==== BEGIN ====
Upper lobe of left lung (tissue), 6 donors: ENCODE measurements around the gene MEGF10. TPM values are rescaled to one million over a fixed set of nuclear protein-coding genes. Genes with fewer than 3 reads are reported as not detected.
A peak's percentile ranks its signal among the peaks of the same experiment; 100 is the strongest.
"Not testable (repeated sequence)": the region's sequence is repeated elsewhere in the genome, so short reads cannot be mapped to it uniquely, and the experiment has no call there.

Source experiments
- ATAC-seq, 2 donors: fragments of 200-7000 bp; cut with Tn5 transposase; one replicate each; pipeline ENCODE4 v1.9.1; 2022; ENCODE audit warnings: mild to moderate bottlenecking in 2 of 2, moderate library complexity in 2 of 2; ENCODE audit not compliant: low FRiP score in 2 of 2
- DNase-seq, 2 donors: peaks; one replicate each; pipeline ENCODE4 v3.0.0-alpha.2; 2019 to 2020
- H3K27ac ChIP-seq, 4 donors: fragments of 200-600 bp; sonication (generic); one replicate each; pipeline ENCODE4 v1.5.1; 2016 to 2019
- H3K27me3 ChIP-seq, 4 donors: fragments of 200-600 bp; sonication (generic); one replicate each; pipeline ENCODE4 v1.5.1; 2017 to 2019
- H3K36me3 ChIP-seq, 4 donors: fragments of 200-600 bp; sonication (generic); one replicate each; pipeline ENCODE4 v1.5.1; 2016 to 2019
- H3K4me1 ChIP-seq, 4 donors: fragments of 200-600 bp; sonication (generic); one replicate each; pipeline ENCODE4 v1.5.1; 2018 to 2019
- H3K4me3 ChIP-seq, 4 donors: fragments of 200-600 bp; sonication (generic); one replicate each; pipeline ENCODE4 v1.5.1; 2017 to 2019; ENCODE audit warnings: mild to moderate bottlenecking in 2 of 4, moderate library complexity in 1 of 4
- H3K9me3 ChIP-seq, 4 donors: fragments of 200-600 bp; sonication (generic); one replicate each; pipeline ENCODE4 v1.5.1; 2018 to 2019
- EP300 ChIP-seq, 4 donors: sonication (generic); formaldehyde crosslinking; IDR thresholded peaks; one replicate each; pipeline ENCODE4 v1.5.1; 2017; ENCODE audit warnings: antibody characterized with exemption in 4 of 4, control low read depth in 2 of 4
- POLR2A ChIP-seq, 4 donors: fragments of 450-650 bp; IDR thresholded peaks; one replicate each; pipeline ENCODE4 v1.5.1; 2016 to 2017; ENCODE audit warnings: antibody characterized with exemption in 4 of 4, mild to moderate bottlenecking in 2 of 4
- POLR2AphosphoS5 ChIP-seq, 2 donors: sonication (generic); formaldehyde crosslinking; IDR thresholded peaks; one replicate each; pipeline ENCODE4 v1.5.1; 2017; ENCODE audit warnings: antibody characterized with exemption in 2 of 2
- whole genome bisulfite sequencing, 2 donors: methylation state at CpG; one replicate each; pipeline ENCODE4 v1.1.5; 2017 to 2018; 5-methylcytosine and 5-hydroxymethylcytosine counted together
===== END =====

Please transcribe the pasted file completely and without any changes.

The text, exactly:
Upper lobe of left lung (tissue), 6 donors: ENCODE measurements around the gene MEGF10. TPM values are rescaled to one million over a fixed set of nuclear protein-coding genes. Genes with fewer than 3 reads are reported as not detected.
A peak's percentile ranks its signal among the peaks of the same experiment; 100 is the strongest.
"Not testable (repeated sequence)": the region's sequence is repeated elsewhere in the genome, so short reads cannot be mapped to it uniquely, and the experiment has no call there.

Source experiments
- ATAC-seq, 2 donors: fragments of 200-7000 bp; cut with Tn5 transposase; one replicate each; pipeline ENCODE4 v1.9.1; 2022; ENCODE audit warnings: mild to moderate bottlenecking in 2 of 2, moderate library complexity in 2 of 2; ENCODE audit not compliant: low FRiP score in 2 of 2
- DNase-seq, 2 donors: peaks; one replicate each; pipeline ENCODE4 v3.0.0-alpha.2; 2019 to 2020
- H3K27ac ChIP-seq, 4 donors: fragments of 200-600 bp; sonication (generic); one replicate each; pipeline ENCODE4 v1.5.1; 2016 to 2019
- H3K27me3 ChIP-seq, 4 donors: fragments of 200-600 bp; sonication (generic); one replicate each; pipeline ENCODE4 v1.5.1; 2017 to 2019
- H3K36me3 ChIP-seq, 4 donors: fragments of 200-600 bp; sonication (generic); one replicate each; pipeline ENCODE4 v1.5.1; 2016 to 2019
- H3K4me1 ChIP-seq, 4 donors: fragments of 200-600 bp; sonication (generic); one replicate each; pipeline ENCODE4 v1.5.1; 2018 to 2019
- H3K4me3 ChIP-seq, 4 donors: fragments of 200-600 bp; sonication (generic); one replicate each; pipeline ENCODE4 v1.5.1; 2017 to 2019; ENCODE audit warnings: mild to moderate bottlenecking in 2 of 4, moderate library complexity in 1 of 4
- H3K9me3 ChIP-seq, 4 donors: fragments of 200-600 bp; sonication (generic); one replicate each; pipeline ENCODE4 v1.5.1; 2018 to 2019
- EP300 ChIP-seq, 4 donors: sonication (generic); formaldehyde crosslinking; IDR thresholded peaks; one replicate each; pipeline ENCODE4 v1.5.1; 2017; ENCODE audit warnings: antibody characterized with exemption in 4 of 4, control low read depth in 2 of 4
- POLR2A ChIP-seq, 4 donors: fragments of 450-650 bp; IDR thresholded peaks; one replicate each; pipeline ENCODE4 v1.5.1; 2016 to 2017; ENCODE audit warnings: antibody characterized with exemption in 4 of 4, mild to moderate bottlenecking in 2 of 4
- POLR2AphosphoS5 ChIP-seq, 2 donors: sonication (generic); formaldehyde crosslinking; IDR thresholded peaks; one replicate each; pipeline ENCODE4 v1.5.1; 2017; ENCODE audit warnings: antibody characterized with exemption in 2 of 2
- whole genome bisulfite sequencing, 2 donors: methylation state at CpG; one replicate each; pipeline ENCODE4 v1.1.5; 2017 to 2018; 5-methylcytosine and 5-hydroxymethylcytosine counted together